Ethiopia appoints first female president in its modern history in latest reform

By Paul Schemm Washington post

 Ethiopia’s parliament on Thursday approved the East African country’s first female president, Sahlework Zewde, a veteran of the United Nations and the diplomatic corps.

The position of president is ceremonial in Ethiopia, with executive power vested in the office of the prime minister, but the appointment is deeply symbolic and follows up on last week’s cabinet reshuffle in which made half the ministers are now women in Africa’s second-most populous country.

“In a patriarchal society such as ours, the appointment of a female head of state not only sets the standard for the future but also normalizes women as decision-makers in public life,” tweeted Fitsum Arega, the prime minister’s chief of staff and de facto government spokesman.

Parliament accepted the resignation of Mulatu Teshome, who had served as president since 2013.

Under Ethiopia’s young new prime minister, Abiy Ahmed, who came to power in April, there have been a whirlwind of reforms, including releasing political prisoners, inviting back exiles and making peace with the country’s chief opponent, Eritrea, after two decades of hositilities.

Abiy has also publicly declared the need to promote women in what has been a largely patriarchal conservative society.

A woman now heads one of the most powerful ministries in the country, the Ministry of Peace, which controls the intelligence agency and security forces. Muferiat Kamil, the former speaker of the house, heads the ministry, which aims to tackle the widespread ethnic unrest that has erupted in the country since the easing of the authoritarian control.

Amid these progressive moves and reforms, however, the government has been criticized for not being able to contain the ethnic unrest in the countryside and also for a mass arrest campaign that saw thousands detained in Addis Ababa, some of whom then spent time in re-education camps.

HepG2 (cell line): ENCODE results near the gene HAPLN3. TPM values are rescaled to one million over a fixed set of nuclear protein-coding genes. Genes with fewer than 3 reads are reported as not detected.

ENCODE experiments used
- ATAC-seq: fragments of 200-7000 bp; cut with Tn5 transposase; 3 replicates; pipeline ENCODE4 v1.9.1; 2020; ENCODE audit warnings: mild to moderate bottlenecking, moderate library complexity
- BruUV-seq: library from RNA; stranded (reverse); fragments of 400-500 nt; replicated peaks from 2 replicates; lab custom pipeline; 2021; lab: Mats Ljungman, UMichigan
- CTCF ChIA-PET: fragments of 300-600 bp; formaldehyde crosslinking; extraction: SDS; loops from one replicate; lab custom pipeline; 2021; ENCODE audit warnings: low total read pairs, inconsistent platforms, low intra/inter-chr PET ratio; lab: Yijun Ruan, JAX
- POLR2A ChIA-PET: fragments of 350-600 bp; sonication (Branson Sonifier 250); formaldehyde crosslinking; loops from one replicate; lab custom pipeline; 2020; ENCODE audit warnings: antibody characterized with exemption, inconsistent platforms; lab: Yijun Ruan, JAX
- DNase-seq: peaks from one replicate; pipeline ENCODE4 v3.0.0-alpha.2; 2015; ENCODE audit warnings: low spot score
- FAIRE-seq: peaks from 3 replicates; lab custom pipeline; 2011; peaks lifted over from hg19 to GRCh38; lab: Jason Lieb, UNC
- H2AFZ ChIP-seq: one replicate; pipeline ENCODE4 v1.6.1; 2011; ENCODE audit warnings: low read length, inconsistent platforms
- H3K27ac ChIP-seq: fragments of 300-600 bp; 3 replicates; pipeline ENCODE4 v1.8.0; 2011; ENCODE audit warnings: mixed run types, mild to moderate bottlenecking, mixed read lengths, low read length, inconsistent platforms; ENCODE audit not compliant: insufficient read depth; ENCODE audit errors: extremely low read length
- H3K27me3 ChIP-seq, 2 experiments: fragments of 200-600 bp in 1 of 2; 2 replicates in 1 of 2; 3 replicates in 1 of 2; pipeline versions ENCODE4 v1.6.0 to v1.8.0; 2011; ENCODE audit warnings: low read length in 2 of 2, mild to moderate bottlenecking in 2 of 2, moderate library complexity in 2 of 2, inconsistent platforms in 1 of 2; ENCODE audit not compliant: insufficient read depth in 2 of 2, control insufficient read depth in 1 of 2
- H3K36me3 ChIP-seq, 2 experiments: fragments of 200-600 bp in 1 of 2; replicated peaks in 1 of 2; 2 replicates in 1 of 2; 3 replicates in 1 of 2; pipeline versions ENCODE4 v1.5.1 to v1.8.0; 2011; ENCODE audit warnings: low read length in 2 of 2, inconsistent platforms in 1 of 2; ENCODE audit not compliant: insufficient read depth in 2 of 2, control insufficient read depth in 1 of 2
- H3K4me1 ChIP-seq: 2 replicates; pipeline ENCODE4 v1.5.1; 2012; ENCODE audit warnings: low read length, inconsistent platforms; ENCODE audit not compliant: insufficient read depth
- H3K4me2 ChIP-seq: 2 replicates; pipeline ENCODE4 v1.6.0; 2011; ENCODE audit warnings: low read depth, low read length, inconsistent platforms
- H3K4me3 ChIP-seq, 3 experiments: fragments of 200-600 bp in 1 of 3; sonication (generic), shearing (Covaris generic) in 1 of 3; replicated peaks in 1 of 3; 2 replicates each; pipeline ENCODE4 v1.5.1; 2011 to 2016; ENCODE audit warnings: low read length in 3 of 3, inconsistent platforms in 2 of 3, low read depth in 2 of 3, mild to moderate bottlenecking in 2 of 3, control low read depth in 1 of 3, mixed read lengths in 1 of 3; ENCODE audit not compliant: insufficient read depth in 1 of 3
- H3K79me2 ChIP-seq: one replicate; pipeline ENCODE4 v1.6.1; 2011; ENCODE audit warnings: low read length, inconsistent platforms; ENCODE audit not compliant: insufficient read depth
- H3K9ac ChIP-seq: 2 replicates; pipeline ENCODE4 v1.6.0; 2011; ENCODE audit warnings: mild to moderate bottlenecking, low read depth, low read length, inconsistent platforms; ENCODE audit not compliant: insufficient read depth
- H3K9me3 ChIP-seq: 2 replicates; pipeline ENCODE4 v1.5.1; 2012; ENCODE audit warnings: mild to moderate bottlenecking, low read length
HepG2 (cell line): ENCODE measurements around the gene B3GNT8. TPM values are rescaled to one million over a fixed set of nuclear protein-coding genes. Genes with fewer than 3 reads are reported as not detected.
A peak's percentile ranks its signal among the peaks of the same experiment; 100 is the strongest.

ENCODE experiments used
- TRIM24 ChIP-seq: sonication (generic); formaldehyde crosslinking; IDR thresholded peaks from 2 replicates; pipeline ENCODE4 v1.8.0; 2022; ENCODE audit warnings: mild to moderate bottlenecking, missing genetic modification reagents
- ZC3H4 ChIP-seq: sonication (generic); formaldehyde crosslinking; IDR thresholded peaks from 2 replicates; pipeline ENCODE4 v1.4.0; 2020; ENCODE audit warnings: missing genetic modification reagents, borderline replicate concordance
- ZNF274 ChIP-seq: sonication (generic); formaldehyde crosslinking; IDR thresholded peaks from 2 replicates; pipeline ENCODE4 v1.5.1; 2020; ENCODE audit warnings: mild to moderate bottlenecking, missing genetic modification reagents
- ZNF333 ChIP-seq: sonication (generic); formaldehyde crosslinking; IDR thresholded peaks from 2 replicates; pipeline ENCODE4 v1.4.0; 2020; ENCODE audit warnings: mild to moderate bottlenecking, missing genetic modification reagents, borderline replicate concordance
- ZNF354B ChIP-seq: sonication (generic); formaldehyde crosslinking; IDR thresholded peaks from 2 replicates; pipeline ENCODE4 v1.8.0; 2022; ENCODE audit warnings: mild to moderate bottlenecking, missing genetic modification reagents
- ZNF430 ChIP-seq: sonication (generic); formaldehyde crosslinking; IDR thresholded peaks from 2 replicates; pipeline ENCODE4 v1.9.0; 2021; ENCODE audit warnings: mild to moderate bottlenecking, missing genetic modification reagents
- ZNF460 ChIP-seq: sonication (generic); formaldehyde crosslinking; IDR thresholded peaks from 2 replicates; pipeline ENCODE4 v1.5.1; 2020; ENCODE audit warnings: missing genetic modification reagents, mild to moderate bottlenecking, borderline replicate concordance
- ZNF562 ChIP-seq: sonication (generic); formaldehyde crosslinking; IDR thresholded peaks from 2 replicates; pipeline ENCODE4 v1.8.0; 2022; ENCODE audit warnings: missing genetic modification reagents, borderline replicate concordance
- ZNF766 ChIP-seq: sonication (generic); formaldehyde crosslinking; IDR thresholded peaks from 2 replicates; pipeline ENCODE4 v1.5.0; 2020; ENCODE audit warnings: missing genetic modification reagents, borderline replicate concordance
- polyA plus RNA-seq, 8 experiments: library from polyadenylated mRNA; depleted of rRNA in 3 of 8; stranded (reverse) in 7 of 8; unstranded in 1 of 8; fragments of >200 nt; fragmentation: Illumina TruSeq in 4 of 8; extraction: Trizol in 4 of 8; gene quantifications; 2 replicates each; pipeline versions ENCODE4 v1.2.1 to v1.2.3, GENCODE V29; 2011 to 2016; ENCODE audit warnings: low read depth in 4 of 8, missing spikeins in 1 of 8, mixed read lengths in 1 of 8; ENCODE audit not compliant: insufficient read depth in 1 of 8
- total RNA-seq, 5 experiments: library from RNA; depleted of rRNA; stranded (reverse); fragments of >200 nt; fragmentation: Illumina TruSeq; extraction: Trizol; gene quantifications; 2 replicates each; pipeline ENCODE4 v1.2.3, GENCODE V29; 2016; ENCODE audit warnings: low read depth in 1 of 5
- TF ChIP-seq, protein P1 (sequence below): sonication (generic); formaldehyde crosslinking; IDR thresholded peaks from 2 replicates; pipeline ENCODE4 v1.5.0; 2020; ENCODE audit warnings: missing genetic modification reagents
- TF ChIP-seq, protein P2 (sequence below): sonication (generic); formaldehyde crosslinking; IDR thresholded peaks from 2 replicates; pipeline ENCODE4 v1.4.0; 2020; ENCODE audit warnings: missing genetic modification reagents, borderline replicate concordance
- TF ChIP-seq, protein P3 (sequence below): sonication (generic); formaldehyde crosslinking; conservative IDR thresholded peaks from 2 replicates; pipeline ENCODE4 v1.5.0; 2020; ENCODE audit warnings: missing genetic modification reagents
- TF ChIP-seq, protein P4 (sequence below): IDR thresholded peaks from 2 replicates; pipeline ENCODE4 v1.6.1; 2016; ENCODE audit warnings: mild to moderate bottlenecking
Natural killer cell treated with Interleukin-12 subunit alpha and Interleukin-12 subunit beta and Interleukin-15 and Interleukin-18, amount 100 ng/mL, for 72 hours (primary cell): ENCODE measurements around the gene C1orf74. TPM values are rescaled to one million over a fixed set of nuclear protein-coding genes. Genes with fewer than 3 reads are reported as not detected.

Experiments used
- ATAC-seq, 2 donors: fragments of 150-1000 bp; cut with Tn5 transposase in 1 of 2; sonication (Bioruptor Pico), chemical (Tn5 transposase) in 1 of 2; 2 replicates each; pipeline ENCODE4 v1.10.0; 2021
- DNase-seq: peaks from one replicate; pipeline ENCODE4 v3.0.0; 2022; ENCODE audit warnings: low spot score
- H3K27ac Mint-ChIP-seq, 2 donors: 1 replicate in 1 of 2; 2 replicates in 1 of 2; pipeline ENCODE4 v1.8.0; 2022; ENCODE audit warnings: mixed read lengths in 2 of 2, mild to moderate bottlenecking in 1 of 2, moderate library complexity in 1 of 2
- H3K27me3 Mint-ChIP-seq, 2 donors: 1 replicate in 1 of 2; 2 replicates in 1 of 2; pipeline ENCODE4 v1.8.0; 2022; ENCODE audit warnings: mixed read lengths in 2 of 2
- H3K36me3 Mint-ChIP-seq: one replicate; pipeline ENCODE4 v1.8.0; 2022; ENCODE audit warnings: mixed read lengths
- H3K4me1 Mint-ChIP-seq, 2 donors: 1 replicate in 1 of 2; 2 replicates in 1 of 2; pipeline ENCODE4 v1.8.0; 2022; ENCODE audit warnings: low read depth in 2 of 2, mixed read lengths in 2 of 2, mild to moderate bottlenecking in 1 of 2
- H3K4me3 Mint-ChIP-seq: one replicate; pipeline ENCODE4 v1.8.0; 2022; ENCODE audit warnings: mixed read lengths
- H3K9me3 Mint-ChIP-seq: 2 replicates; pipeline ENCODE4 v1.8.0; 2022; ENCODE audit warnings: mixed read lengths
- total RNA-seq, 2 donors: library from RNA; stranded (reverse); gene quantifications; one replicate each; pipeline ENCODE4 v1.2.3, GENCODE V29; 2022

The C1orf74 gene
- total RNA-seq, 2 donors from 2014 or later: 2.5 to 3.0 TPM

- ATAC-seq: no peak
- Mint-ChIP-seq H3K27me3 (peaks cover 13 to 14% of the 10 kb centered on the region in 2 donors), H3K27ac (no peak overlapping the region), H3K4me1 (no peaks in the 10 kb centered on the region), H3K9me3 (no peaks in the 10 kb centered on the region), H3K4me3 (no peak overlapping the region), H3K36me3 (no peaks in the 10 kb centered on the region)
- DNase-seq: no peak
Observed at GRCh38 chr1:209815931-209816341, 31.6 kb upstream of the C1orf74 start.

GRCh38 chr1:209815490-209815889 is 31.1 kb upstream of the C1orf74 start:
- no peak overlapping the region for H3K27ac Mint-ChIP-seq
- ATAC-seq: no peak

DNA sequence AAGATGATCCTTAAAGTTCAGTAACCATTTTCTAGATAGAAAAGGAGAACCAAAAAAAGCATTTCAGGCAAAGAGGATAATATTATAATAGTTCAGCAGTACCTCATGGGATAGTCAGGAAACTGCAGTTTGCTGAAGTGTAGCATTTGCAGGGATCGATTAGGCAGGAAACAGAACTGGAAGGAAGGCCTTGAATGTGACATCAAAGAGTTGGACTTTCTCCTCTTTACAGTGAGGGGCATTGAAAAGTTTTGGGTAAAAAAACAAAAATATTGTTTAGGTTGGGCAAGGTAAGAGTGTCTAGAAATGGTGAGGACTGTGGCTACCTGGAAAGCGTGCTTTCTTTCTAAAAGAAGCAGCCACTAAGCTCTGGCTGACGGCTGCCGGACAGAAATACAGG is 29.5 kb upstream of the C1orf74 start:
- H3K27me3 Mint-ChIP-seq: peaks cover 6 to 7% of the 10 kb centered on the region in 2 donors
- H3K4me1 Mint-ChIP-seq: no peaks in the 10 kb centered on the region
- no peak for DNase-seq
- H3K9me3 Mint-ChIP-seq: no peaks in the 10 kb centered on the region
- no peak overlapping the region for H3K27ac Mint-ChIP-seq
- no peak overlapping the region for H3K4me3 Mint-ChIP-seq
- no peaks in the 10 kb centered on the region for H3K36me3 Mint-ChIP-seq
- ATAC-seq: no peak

Sahlework would be modern Ethiopia’s first female head of state, though in the country’s history there have been empresses who wielded great power.

Sahlework, 68, was previously the special representative of the United Nations secretary general to the African Union and prior to that headed up the organization’s Nairobi office with a rank of undersecretary general.

She began her diplomatic career as ambassador to Senegal in 1989 with responsibilities in neighboring African countries and later went to Djibouti before eventually serving as ambassador to France, where she had previously studied.

Among her many roles with the U.N. was head of the peacebuilding office in the Central African Republic until 2011.

According to the constitution, the president is the head of state but the office’s powers are ceremonial and include opening parliament, appointing ambassadors and high military ranks following the prime minister’s recommendation and receiving credentials of ambassadors.

The president is limited to two six-year terms.

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